Axle lengths in N scale:

    0.540” Micro Trains
    0.553” Roundhouse
    0.563" Bachmann (shorty passenger)
    0.572” Atlas (short passenger)

    Second, note the differences between what I measured last night and what was posted for the various manufacturers by "NS Top Gon" this morning.

    I measured the Atlas cars again, and I realized that the ones I pulled last night (in a hurry) were actually 0.568" Fox Valley metal wheels that I already had installed because the original plastic wheels did not roll very well. Measuring the original Atlas plastic wheels (in another Atlas short passenger car) gave me 0.572". And, I made the move in my corrected table to reflect that.

    Note that the Fox Valley metal wheel set axles I used are 0.568" which is about 0.004" shorter than the stock Atlas wheel axles, but that doesn't cause any problems. They roll better and do not fall out of the trucks. They are a tad easier to remove from the trucks.

    Also note that neither of those axle lengths match the 0.553" value in the list that "NS Top Gon" posted, with discrepancies of 0.015" to 0.019". Using 0.553" axles in those Atlas short passenger car trucks would probably result in them falling out of the trucks when the car is lifted from the rails.

    So, I pulled out an Atlas 55 ton Fishbelly Hopper car and measured 2 axles. I got 0.559" and 0.560". Not the same as I measured for the Atlas passenger cars and still not the same as in the list posted by "NC Top Gon".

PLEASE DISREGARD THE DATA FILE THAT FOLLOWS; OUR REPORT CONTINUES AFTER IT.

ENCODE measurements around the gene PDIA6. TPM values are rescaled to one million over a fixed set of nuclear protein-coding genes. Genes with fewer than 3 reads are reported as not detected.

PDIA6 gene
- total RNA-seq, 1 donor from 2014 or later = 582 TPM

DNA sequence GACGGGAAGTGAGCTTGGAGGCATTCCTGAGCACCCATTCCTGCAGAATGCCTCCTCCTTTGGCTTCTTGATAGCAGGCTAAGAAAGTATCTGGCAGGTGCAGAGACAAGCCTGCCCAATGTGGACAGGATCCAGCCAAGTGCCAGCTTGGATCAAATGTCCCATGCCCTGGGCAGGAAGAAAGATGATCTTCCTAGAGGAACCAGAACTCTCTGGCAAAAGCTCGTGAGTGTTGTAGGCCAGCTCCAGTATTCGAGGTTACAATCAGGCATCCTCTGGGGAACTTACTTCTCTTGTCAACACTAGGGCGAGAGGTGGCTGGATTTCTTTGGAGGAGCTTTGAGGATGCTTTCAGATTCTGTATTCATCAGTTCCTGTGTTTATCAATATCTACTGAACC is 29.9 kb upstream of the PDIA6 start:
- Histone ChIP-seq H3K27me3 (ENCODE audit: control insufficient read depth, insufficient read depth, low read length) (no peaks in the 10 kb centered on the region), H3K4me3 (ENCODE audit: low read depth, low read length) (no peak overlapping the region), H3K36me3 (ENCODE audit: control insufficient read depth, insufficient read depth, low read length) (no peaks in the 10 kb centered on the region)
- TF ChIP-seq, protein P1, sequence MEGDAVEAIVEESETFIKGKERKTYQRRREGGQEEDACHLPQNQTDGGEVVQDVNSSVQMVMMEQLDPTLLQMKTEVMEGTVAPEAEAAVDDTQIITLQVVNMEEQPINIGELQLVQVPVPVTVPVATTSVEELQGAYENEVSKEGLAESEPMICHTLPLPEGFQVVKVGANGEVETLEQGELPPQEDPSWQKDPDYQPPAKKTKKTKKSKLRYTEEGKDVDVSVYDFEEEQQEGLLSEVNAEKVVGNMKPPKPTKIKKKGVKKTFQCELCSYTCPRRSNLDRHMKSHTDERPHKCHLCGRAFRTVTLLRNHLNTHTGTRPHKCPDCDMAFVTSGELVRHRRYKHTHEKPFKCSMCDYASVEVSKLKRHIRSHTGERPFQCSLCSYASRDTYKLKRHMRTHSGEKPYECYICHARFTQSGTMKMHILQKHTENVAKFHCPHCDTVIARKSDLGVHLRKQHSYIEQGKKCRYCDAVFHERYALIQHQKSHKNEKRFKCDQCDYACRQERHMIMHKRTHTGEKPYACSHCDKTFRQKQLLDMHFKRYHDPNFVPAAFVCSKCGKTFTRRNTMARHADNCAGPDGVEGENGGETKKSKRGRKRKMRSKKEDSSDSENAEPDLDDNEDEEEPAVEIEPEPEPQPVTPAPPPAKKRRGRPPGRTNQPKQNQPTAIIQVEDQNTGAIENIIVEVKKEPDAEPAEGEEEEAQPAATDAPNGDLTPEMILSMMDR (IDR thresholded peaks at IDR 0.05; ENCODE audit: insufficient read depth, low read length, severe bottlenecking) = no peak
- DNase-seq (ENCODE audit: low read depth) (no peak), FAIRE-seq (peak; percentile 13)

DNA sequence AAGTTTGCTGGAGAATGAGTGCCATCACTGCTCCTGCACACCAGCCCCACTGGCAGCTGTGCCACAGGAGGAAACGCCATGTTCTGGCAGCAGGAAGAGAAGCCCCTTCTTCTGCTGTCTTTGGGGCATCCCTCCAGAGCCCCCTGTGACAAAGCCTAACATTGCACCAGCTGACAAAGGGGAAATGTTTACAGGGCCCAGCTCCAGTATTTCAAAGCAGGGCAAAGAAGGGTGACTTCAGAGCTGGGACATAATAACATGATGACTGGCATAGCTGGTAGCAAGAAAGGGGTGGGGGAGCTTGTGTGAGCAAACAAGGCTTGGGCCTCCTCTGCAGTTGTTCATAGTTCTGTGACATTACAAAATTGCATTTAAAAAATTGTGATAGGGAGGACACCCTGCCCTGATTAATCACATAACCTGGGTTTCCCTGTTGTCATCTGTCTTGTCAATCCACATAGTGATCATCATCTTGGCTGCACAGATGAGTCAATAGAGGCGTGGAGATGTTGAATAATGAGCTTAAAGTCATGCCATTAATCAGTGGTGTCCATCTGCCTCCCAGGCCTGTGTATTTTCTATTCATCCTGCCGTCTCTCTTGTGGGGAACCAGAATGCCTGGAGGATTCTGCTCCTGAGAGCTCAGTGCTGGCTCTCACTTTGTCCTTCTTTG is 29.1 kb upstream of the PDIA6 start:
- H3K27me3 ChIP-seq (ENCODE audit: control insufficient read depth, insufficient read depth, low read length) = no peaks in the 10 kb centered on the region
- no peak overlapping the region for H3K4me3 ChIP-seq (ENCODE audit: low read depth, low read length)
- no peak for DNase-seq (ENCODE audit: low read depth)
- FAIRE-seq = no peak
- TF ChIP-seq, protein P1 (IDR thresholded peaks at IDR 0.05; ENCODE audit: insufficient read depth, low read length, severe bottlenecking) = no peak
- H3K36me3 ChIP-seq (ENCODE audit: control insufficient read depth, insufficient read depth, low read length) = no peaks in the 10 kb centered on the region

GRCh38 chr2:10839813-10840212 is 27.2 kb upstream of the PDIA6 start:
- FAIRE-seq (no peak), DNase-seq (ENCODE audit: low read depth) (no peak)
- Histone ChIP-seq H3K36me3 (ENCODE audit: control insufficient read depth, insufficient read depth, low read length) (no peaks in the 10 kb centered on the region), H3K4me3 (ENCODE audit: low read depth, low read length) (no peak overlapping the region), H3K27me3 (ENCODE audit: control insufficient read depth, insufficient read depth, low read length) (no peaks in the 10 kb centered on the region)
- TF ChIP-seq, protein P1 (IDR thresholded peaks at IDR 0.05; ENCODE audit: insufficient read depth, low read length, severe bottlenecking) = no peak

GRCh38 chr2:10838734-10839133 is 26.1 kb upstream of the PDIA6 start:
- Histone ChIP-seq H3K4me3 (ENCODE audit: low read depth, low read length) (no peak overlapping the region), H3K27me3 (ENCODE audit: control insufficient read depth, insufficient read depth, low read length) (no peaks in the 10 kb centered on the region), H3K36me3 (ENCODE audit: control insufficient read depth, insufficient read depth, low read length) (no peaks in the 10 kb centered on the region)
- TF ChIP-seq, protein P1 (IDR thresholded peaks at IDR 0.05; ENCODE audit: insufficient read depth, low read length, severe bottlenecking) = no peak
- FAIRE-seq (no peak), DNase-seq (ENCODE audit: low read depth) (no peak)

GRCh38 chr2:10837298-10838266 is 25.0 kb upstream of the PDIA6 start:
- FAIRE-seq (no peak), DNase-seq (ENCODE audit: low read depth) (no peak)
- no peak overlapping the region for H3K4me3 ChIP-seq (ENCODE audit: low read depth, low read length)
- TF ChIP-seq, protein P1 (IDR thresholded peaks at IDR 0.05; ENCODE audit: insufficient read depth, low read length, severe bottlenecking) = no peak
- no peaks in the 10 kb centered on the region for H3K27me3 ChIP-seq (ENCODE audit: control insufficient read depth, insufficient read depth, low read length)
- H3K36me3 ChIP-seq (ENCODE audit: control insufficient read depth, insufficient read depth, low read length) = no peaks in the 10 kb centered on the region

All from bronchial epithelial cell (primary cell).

So, this is not going to be a simple list, with one axle length per manufacturer. I had already read that several of the manufacturers had changed their axle lengths at some past points in time, but this also looks like different axle lengths might be used for cars with different trucks at the same point in time by a single manufacturer.

    The way to get the right number for a car that you already have it to use a caliper and measure its actual axle length. But, with the inability to buy any length replacement that you need, due to Fox Valley being out-of-stock and the other manufacturers not offering multiple axle lengths, it might be of interest to know if you will have replacement wheels already in your stash if you are contemplating buying a car from eBay or elsewhere. About the only way I can think of to figure that our is to ask here (or on some additional RR forums) if somebody else already has that car and can measure the axle length that is actually on it.

    Asking an eBay seller to measure an axle length is not likely to get a seller to do the measurement. Most sellers simply aren't that knowledgeable or capable. And, a lot of the cars sold on eBay may not have the stock axles in them, anyway. I have received cars with BMA metal wheels that originally had stock plastic wheels - the eBay seller did not know about the original owner's switch, apparently. Conversely, I have received cars from eBay sellers that obviously had good replacement wheels removed before the sale, and a hodge podge of non-matching cheap plastic wheel sets inserted - the good wheels were probably sold separately on eBay, too.

    Life would be a lot easier if there was a source of good wheels with a variety of axle lengths readily available. Matt at Fox Valley, are you listening?